Puff, the magic dragon…

Would you believe it if I tell you that this song by Peter, Paul and Mary was actually banned on national radio? To me, it sounds like some kiddie song but some smart aleck somewhere interpreted it as having some drug connotations. Well, this isn’t going to be a post about the song or the singers nor is it going to be about dragons and drugs…but about curry puffs! LOL!!!

I love the ones from the char siew pao shop at Kai Joo Lane in Kuching…and they used to sell very nice home-made ones at one of the stalls at Rejang Park. I also managed to buy some from that Chopsticks chicken rice shop that were not too bad either – they sometimes have them in the morning. These would be the baked ones with curry-flavoured meat inside.

I never liked those fried ones at the Malay stalls until I came across these…

Bandong's curry puffs

They do not look very nice, that I would admit…but the pastry tastes good and the potatoes inside have that very nice flavour of curry. The best part, of course, is the fact that they are selling them at 4 for RM1.00 only. I got them from my regular Bandong kuih-muih stall a while back and I kept going back for more. By the way, if you’re heading there too, do not buy those that are selling at 3 for RM1.00. They say that they are more expensive because the pastry is nicer as it is layered, but it does not taste as nice and the sweet potato filling has hardly any curry taste at all.

Talking about kuih-muih, I also tried these the other day…

Bandong's durian serimuka

They’re something like serimuka with pulut (glutinous rice) on the bottom half…and the custard layer at the top is made from durian. Not bad, not bad at all…and you can get those at 3 for RM1.00.

And since we’re talking about food in the Bandong area here, the food stall that opens only around lunchtime is really doing very well these days. It is getting very crowded if you go during lunch break and should you go a little later at around 1 or a bit later, most of the things would have been sold out!

I am not surprised by the good response it is getting as the food is nice and relatively cheap, like these assam prawns that I bought from there…

Bandong's assam prawns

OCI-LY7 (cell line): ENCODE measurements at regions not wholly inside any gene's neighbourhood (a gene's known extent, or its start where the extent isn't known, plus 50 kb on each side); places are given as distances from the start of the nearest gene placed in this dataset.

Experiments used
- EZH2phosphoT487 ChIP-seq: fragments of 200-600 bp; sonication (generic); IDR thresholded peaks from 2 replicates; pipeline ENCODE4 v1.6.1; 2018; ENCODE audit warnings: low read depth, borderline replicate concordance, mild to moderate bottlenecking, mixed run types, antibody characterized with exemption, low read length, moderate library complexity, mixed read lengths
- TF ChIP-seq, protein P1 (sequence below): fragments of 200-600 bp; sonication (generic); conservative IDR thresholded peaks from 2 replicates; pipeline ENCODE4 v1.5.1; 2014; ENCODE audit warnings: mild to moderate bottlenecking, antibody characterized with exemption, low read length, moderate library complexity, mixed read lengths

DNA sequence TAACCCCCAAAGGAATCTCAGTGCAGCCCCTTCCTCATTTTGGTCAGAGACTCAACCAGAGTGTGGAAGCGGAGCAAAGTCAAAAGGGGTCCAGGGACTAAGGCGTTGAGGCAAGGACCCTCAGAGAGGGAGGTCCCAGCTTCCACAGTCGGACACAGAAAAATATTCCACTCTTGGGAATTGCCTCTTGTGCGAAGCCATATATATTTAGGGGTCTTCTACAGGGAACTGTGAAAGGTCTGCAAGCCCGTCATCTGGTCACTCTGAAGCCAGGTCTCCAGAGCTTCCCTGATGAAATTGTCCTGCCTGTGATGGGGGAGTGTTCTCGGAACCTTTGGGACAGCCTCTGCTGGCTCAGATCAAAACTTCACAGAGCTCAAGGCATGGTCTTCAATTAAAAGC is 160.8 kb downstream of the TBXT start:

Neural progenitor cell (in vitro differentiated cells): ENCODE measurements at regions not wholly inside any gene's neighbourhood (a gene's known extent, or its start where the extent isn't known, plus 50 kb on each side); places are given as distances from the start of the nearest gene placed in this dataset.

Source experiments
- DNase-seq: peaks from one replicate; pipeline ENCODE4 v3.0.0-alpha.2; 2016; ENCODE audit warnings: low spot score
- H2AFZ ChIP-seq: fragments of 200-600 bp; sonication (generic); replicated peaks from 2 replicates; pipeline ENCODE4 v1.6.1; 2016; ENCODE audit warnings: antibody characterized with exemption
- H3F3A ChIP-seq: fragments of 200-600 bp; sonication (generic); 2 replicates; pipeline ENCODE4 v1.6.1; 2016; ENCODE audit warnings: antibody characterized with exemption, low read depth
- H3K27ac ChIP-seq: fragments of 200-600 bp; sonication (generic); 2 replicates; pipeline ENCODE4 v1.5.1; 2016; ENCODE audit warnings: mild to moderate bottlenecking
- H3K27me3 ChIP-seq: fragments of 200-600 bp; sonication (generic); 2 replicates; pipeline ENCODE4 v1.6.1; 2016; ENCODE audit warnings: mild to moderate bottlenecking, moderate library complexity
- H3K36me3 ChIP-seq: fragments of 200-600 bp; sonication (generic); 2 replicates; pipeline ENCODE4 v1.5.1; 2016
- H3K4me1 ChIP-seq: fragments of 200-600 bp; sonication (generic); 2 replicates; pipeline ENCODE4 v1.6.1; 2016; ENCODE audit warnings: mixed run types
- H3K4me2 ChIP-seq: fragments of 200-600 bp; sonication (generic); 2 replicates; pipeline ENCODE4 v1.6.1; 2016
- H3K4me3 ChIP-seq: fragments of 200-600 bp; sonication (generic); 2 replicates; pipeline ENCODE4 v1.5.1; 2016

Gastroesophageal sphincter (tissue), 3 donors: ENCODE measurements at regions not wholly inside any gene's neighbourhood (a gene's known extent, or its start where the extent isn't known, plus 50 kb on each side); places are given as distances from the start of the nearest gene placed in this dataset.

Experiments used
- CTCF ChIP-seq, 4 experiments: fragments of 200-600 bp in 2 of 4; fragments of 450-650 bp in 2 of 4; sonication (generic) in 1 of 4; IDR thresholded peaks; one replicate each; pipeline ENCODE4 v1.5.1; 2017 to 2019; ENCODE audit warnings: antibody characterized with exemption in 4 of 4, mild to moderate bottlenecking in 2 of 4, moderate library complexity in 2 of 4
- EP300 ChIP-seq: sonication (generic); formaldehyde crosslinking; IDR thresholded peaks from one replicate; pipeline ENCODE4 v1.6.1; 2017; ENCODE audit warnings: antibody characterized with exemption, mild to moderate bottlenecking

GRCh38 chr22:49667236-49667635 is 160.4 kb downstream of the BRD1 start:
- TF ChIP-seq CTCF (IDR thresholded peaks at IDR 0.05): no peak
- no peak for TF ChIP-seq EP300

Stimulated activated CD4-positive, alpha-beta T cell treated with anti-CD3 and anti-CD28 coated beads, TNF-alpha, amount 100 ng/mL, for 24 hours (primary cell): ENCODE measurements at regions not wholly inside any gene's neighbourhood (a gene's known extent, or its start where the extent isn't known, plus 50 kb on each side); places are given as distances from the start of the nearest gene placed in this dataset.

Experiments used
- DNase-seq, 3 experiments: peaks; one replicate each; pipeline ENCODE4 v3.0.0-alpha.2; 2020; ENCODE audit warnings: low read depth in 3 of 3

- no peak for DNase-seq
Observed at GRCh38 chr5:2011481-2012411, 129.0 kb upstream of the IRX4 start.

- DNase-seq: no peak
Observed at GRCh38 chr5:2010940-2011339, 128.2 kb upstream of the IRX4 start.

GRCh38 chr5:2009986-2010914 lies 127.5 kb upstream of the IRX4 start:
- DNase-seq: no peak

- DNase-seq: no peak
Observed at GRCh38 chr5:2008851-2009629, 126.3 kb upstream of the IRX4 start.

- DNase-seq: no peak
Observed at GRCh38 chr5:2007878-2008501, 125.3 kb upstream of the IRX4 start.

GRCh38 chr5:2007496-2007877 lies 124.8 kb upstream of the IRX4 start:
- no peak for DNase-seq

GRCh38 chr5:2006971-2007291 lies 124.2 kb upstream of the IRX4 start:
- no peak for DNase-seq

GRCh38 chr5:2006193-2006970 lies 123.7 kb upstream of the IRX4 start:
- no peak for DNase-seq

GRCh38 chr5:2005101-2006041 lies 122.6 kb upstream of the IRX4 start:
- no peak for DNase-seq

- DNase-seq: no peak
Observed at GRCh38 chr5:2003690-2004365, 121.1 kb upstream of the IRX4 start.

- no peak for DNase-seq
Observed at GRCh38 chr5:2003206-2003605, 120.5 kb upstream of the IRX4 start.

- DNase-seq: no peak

Those were all they had left, so I just sapu habis (swept it clean)…for only RM14.00 – one big bowl of prawns which would cost some RM20.00 a kilo at the market – uncooked. They were very fresh, the flesh very firm and sweet…but I found it a bit too (chilli) hot, though yummy.

I bought these ladies’ fingers for only RM3.00…

Bandong's ladies' fingers

…and together with the sup tulang (bone soup), also RM3.00, that would make a complete mean for 3 or 4 persons…

Bandong lunch

Not bad at all, don’t you think? Value for money…

Isabella…

This karaoke joint has been in business for a few months now…

Isabella karaoke pub

…and everytime I pass by the place, the one-time monster hit of the group called Search would come to mind. I remember the torturous hours at the Spice Bazaar karaoke pub here when all the Amy-wannabes would screech the whole night through sounding like they were being strangled by ghosts (dicekik hantu) or something.

I did not think the song was that great until I came across this revamped version some years later…

The guy conducting the orchestra looks like THE Johari Salleh – some of you may know him from his days with RTM.

Before this, the only Malay rock songs that I liked were “Kamelia” and “Sejuta Wajah” by the Godfather of Rock, Ramli Sarip who was with a band called Sweet Charity at the time…and I also loved Gersang’s “Suratan Takdir” and “Masih ku terasa” (featuring Man Bai who went solo eventually and is best known for his very popular “Kau Ilhamku“). But it was not until “Isabella” that Malay rock songs really made it big in the local music scene.

Then, all kinds of rock groups appeared, crawling out of the woodworks – one of them being Wings with the then very slim and good looking Awie. One of their best known hits would, of course, be “Sejati“. Others include Iklim with “Suci dalam debu” and Spring and their “Sampai Hati“. Maybe some of you have your own personal favourites from that era?